How Addiction Affects Friends
Welcome back to our series about the effects of addiction. We have previously discussed how addiction affects the family, and how it affects coworkers (in case you missed it, you can click the links to read about them). Today we will be discussing how addiction affects friends.
While friends of an addict might start trying to help their friend, they may end up using drugs themselves due to peer pressure. They may find themselves in situations where they are pressured to take part in similar behaviors as their friends, or they might become curious about what their friends are doing, and want to understand what they are going through. Unfortunately, addiction can be contagious, and the best laid plans of mice and men may catch another in the trap of addiction.
A New Circle of Friends
As a person starts to use drugs and alcohol, their friend circle will inevitably start to change. They will start hanging out with people who also use similar substances and start to drift away from those who have their best interests in mind. Those new friends will encourage continued use of drugs and other substances, and can pull a person further into the drug culture. One of two things will happen with their old friends, either the addict will push them away, or they will drift off, not wanting to be a part of the new lifestyle. Unfortunately, that leaves an addict without the support of good friends.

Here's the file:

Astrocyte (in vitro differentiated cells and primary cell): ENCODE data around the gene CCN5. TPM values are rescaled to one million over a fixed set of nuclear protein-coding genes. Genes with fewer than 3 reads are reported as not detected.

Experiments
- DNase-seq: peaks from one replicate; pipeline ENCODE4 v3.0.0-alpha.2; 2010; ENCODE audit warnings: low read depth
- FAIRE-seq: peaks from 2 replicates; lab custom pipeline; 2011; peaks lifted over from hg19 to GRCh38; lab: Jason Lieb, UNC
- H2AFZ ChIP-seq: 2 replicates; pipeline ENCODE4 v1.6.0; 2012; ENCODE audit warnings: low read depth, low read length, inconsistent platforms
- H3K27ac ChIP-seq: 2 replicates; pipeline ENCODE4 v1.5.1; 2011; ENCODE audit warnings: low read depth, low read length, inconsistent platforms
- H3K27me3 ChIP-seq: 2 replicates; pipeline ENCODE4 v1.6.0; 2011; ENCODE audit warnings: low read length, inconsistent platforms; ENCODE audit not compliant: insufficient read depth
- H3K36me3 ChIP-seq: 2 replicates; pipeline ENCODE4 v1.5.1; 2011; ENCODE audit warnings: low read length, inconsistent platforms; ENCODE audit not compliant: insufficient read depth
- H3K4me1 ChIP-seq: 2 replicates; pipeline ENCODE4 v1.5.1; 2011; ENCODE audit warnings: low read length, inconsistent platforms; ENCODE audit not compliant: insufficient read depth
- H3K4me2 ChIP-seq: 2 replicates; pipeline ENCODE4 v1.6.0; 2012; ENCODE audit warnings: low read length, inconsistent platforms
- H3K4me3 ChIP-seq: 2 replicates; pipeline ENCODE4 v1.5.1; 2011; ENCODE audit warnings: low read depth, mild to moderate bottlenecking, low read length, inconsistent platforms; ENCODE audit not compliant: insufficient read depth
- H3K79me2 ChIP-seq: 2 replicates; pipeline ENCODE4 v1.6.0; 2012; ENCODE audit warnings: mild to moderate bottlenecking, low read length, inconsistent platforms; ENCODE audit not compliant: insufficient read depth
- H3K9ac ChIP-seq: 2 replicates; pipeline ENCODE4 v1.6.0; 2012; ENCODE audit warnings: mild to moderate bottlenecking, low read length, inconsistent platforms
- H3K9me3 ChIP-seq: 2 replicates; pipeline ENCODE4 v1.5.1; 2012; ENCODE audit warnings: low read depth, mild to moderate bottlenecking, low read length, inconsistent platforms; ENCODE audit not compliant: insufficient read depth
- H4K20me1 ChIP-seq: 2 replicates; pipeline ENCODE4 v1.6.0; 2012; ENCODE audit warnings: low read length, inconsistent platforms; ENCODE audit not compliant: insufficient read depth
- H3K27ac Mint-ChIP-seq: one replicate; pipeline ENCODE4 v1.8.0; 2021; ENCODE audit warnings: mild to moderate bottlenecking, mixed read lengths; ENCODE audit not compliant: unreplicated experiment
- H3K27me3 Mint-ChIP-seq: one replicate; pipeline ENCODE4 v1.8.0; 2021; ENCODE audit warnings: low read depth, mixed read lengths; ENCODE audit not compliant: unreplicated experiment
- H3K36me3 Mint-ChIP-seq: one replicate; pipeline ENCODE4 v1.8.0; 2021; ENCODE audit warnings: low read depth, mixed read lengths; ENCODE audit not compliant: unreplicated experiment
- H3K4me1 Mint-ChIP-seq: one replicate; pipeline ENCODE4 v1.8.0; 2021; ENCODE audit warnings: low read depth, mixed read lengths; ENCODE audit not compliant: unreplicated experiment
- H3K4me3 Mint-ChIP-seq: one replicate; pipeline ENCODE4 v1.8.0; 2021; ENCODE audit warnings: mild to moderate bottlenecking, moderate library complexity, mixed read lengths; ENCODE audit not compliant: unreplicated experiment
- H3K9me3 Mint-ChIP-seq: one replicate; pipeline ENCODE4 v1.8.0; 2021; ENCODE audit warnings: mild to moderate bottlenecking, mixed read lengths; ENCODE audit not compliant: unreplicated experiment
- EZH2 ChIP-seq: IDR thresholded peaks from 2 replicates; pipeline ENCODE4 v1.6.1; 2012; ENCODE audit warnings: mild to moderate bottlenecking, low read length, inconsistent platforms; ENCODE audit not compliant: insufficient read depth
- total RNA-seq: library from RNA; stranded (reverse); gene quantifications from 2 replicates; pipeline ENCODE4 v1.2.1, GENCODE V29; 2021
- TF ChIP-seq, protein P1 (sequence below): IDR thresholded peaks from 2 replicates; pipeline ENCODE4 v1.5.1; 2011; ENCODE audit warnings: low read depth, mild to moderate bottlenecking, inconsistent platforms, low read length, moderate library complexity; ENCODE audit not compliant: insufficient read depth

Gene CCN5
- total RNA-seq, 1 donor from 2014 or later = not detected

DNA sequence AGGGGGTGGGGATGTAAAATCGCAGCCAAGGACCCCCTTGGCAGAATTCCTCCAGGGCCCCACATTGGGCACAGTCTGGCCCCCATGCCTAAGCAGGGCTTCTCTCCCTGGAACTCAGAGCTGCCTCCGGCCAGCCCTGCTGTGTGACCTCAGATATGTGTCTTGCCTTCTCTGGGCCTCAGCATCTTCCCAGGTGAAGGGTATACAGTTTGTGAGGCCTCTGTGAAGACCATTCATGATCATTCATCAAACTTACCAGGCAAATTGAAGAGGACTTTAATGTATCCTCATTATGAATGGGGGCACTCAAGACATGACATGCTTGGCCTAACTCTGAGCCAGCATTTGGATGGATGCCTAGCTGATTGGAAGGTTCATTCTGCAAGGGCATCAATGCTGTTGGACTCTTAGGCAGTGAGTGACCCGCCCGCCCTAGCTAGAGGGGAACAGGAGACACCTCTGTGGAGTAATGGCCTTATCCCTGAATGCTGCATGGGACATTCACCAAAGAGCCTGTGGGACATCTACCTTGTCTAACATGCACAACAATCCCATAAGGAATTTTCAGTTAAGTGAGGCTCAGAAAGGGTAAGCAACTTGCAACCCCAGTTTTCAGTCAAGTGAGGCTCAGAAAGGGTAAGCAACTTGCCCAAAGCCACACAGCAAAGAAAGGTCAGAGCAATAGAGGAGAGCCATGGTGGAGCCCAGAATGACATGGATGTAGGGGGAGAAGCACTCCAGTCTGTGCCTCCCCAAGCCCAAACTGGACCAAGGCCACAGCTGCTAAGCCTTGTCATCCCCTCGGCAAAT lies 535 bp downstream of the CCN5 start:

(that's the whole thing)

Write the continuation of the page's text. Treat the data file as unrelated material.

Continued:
Addiction changes a person, and as addiction takes hold in a person’s life, other things fall away, including caring for friends. An addicted person may start to lie about what they are doing, and even steal from their friends to pay for their addiction. Many drugs such as cocaine and meth make users paranoid, so they might overreact in seemingly normal situations. They may become defensive or even violent when they are confronted about their lifestyle choices.
What to Do
If you have a friend who is addicted, it is important to love them without enabling them. Your friend may come to you asking for you to spot them for a few days because they are having financial troubles, or you may feel compelled to make excuses for them with their boss, family, or other friends. As hard as it is, you will need to let them experience the consequences of their actions. Avoid paying for their lifestyle, cleaning up after their messes, indulging their abuse, or covering for them.